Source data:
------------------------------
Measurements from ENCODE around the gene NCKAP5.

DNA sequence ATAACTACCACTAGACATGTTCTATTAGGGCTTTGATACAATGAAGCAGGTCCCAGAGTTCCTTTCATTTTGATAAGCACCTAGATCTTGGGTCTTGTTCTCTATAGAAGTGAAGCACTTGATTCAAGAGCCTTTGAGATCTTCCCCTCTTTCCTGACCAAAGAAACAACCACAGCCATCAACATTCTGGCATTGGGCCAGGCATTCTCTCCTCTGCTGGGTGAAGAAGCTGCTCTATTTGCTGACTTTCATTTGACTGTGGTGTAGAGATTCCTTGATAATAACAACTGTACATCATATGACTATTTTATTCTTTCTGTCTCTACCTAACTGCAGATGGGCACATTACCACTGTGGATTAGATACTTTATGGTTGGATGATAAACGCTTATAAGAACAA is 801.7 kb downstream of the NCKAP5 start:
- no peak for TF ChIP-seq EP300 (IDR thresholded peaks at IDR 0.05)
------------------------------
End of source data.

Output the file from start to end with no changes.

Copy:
Measurements from ENCODE around the gene NCKAP5.

DNA sequence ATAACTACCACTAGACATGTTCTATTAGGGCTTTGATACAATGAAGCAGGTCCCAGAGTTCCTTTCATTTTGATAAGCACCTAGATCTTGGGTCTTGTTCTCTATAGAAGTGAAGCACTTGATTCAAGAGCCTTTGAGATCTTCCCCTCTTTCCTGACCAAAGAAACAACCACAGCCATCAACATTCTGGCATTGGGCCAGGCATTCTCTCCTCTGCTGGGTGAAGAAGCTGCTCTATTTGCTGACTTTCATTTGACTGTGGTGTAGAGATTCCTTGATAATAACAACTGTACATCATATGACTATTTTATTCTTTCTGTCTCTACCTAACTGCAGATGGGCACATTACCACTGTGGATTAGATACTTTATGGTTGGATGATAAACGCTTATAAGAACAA is 801.7 kb downstream of the NCKAP5 start:
- no peak for TF ChIP-seq EP300 (IDR thresholded peaks at IDR 0.05)